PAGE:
University Club celebrates 100 years
“Breaking bread with others does not always lead to agreement, but it is perhaps the best road to understanding and develops close friendships.”
Writing about the University Club at the University of Wisconsin–Madison in his book “The University of Wisconsin: A Pictorial History,” Arthur Hove included this quote from Mark Ingraham, former dean of the College of Letters and Science.
Hove noted that the real business of the faculty was often accomplished at the club, where a significant number of members dined regularly and several committee meetings were held each week.
At their meetings in March, the university’s Faculty Senate and Academic Staff Assembly passed identical resolutions congratulating the University Club on its 100th anniversary. The resolutions noted that the club has been a well-respected presence on the campus since its founding in 1907, has contributed and continues to contribute to the social and cultural life of the university, and serves an important function as a venue for conversation and the exchange of ideas over lunch and for meetings of faculty and staff.
Lori Kay, current University Club board president, says many plans are under way to celebrate the club’s centennial. “We will have a gala reception and dinner early in the fall semester, as well as a number of smaller events leading up to that.” she says. “The club has been an important part of the university’s history since 1907 and we have many things to share with campus as we begin the next 100 years.”
According to the Feb. 21, 1907, edition of the Daily Cardinal, the founders raised $40,000 to buy and remodel a clubhouse, put on an addition, pay the first year’s taxes and create a modest emergency fund.
The group purchased the family home of John Barber Parkinson on the corner of State and Murray streets. Parkinson, a member of the class of 1860, was a member of the Board of Regents and a faculty member who later became vice president of the university. He had lived in the home with his wife and eight children. The original owner was John Sterling, known as “the father of the university.”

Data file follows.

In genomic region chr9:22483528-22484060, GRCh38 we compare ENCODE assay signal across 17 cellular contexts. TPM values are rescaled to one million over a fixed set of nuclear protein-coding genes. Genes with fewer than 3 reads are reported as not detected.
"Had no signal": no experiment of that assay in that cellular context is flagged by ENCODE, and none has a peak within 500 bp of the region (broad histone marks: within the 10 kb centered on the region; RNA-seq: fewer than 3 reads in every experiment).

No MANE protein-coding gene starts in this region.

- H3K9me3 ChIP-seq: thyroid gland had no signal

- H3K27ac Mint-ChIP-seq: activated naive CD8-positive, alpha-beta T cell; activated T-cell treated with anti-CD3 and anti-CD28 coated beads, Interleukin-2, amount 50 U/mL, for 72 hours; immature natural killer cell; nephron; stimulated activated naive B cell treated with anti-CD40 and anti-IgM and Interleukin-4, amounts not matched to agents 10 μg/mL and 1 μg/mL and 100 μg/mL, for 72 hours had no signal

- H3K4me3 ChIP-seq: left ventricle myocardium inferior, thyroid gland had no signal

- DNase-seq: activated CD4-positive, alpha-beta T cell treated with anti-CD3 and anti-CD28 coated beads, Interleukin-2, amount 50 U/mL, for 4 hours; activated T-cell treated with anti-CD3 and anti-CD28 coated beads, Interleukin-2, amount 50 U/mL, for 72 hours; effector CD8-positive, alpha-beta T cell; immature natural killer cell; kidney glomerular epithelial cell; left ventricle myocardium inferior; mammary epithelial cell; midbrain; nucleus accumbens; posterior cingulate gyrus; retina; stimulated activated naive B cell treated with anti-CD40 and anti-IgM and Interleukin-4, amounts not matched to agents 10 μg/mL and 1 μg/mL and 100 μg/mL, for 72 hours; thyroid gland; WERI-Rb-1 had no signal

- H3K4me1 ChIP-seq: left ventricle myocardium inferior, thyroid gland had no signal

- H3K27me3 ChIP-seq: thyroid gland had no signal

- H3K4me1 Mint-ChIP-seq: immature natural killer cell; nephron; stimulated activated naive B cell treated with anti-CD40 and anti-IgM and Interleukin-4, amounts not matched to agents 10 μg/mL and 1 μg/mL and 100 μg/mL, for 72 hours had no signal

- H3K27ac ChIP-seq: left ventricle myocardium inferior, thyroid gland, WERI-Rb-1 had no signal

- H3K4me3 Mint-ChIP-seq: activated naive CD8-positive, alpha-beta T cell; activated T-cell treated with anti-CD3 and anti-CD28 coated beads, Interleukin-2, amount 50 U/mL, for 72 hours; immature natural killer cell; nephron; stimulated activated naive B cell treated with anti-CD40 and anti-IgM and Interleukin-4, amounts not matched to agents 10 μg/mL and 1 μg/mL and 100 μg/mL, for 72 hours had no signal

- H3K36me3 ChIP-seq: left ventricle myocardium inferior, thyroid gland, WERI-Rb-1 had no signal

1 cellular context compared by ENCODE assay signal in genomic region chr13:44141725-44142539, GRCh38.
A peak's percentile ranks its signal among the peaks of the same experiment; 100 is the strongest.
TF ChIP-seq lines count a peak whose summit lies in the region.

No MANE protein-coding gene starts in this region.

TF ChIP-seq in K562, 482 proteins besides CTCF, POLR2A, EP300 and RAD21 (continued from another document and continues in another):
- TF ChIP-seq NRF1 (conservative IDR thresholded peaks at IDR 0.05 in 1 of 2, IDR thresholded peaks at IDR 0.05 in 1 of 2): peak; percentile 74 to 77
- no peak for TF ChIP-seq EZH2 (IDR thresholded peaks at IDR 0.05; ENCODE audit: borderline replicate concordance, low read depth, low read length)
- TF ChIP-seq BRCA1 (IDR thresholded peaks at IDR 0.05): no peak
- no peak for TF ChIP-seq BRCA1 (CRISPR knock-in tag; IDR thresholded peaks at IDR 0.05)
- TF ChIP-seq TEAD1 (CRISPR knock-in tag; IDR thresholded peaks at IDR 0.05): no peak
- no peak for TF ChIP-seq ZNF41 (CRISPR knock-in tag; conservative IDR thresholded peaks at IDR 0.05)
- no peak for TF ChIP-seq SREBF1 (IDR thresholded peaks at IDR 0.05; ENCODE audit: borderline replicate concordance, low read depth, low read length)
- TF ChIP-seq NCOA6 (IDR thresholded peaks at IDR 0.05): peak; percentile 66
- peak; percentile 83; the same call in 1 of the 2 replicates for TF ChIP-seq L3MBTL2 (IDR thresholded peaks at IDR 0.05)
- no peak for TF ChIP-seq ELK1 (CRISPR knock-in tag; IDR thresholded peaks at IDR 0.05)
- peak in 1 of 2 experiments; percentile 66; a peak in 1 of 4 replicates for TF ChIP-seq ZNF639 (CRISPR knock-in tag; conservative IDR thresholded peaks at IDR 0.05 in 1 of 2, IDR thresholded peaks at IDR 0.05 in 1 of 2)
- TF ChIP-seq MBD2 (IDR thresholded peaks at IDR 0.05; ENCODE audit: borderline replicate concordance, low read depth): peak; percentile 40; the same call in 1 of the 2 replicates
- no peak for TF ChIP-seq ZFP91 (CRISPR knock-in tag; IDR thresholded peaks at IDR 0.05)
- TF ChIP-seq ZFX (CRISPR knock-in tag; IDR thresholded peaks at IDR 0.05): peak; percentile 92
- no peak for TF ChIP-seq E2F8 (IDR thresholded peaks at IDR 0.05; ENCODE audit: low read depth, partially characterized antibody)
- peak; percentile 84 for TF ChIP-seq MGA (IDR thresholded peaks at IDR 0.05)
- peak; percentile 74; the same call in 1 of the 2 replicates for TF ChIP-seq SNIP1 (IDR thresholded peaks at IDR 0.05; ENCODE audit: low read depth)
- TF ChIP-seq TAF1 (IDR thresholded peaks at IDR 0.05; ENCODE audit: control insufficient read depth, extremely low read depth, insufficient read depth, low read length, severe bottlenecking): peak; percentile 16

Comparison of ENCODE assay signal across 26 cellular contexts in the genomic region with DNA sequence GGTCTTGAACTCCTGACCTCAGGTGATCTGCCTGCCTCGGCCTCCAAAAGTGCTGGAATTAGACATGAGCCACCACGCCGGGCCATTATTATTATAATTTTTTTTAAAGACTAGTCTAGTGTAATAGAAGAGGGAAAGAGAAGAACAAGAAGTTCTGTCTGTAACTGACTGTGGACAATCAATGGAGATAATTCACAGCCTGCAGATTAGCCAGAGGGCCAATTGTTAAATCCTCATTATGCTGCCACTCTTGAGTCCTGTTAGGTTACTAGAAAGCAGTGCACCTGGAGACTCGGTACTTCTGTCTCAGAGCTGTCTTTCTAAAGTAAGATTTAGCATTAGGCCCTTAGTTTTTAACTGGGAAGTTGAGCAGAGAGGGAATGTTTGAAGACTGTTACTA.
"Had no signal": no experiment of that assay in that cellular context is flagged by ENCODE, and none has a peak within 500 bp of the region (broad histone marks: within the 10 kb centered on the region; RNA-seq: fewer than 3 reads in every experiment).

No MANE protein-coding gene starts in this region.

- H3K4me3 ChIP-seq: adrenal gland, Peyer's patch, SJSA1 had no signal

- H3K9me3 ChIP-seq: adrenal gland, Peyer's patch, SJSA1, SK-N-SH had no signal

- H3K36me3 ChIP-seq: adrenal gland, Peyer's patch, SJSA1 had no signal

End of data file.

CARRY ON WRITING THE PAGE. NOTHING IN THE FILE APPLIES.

The current University Club was built as a series of additions to the house, the first of which was constructed in 1908. Ownership of the property was transferred to the university in 1933.
Jim Feldman, author of “The Buildings of the University of Wisconsin,” wrote that in the 1960s, “talk began to be heard about anachronisms, efficiency and quiet interment. Sentiment and the continuance of useful function continued to protect the club from fans of efficiency, and from those who looked covetously upon the prime real estate occupied by the club.”
A new general manager for the club, Ed Zaleski, came on board in November.
“He has extensive experience in club management and commercial food operations, and is enjoying getting to know the university community as a new business undertaking,” says Kay.
Throughout most of its history, the club was open to members only and their guests. In recent years, in an effort to attract new business, the dining room was opened to a broader clientele for lunch. A year or so ago, the club began featuring a morning coffee bar, a fast-growing service for those traveling through the Library Mall area.
“People stop by for themselves, to meet someone else or have a department meeting with beverages and pastries,” Zaleski says. “It also fits with a newer, broader service mission that makes lunch available to all UW employees throughout the year and to the general public in the summer and from November through January.”
Zaleski notes that lunch and coffee bar hours have been expanded, a certified executive chef has been hired and there is now Wi-Fi throughout the building.
“We hope everyone will stop by for coffee, lunch, a party or catered event or just a tour,” says Kay.